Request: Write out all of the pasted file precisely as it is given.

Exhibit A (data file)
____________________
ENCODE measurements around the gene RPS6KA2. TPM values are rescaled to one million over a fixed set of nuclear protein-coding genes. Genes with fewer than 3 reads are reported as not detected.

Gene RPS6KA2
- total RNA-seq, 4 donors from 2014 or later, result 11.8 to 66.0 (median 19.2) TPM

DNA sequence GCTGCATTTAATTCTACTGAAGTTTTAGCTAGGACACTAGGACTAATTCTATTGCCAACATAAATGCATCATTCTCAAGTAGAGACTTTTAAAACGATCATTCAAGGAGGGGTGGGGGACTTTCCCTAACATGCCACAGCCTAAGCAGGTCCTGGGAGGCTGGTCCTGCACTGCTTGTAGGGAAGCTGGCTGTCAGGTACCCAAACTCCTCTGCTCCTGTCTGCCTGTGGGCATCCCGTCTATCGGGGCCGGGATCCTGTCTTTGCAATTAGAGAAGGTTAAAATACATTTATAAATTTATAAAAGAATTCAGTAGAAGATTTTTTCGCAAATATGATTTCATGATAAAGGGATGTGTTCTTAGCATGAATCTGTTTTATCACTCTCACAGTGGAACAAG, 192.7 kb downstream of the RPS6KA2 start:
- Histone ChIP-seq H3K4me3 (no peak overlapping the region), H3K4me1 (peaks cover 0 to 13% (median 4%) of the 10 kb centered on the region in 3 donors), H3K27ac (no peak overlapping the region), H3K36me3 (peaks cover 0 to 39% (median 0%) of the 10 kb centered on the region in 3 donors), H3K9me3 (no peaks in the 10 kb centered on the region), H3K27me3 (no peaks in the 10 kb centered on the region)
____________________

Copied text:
ENCODE measurements around the gene RPS6KA2. TPM values are rescaled to one million over a fixed set of nuclear protein-coding genes. Genes with fewer than 3 reads are reported as not detected.

Gene RPS6KA2
- total RNA-seq, 4 donors from 2014 or later, result 11.8 to 66.0 (median 19.2) TPM

DNA sequence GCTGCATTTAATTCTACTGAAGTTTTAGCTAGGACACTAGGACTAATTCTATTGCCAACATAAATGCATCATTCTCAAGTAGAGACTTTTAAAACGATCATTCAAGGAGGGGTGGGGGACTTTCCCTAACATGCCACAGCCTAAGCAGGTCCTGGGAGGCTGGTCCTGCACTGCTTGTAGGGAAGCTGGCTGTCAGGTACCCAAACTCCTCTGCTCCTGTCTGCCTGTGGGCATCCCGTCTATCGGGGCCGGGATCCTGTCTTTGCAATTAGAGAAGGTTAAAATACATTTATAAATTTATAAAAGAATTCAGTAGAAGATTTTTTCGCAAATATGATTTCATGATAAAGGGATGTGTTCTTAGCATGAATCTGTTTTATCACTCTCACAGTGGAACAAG, 192.7 kb downstream of the RPS6KA2 start:
- Histone ChIP-seq H3K4me3 (no peak overlapping the region), H3K4me1 (peaks cover 0 to 13% (median 4%) of the 10 kb centered on the region in 3 donors), H3K27ac (no peak overlapping the region), H3K36me3 (peaks cover 0 to 39% (median 0%) of the 10 kb centered on the region in 3 donors), H3K9me3 (no peaks in the 10 kb centered on the region), H3K27me3 (no peaks in the 10 kb centered on the region)